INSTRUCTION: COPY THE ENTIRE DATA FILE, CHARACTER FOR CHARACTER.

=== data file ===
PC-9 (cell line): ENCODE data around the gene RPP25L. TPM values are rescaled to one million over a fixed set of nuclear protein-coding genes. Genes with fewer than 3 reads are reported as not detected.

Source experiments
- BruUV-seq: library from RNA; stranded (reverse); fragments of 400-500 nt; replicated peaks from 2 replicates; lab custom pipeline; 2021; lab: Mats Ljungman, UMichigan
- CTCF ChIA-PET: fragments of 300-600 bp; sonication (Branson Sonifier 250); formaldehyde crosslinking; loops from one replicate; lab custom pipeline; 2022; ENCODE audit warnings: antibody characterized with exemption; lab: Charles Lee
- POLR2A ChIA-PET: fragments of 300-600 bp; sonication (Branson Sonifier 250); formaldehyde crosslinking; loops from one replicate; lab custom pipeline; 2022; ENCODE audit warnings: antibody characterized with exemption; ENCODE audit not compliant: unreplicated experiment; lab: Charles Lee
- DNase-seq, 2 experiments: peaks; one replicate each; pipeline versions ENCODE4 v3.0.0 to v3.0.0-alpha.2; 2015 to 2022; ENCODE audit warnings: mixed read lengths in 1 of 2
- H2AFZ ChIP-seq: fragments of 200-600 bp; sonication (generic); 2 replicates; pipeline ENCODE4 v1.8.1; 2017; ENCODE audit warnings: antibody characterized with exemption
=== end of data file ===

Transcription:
PC-9 (cell line): ENCODE data around the gene RPP25L. TPM values are rescaled to one million over a fixed set of nuclear protein-coding genes. Genes with fewer than 3 reads are reported as not detected.

Source experiments
- BruUV-seq: library from RNA; stranded (reverse); fragments of 400-500 nt; replicated peaks from 2 replicates; lab custom pipeline; 2021; lab: Mats Ljungman, UMichigan
- CTCF ChIA-PET: fragments of 300-600 bp; sonication (Branson Sonifier 250); formaldehyde crosslinking; loops from one replicate; lab custom pipeline; 2022; ENCODE audit warnings: antibody characterized with exemption; lab: Charles Lee
- POLR2A ChIA-PET: fragments of 300-600 bp; sonication (Branson Sonifier 250); formaldehyde crosslinking; loops from one replicate; lab custom pipeline; 2022; ENCODE audit warnings: antibody characterized with exemption; ENCODE audit not compliant: unreplicated experiment; lab: Charles Lee
- DNase-seq, 2 experiments: peaks; one replicate each; pipeline versions ENCODE4 v3.0.0 to v3.0.0-alpha.2; 2015 to 2022; ENCODE audit warnings: mixed read lengths in 1 of 2
- H2AFZ ChIP-seq: fragments of 200-600 bp; sonication (generic); 2 replicates; pipeline ENCODE4 v1.8.1; 2017; ENCODE audit warnings: antibody characterized with exemption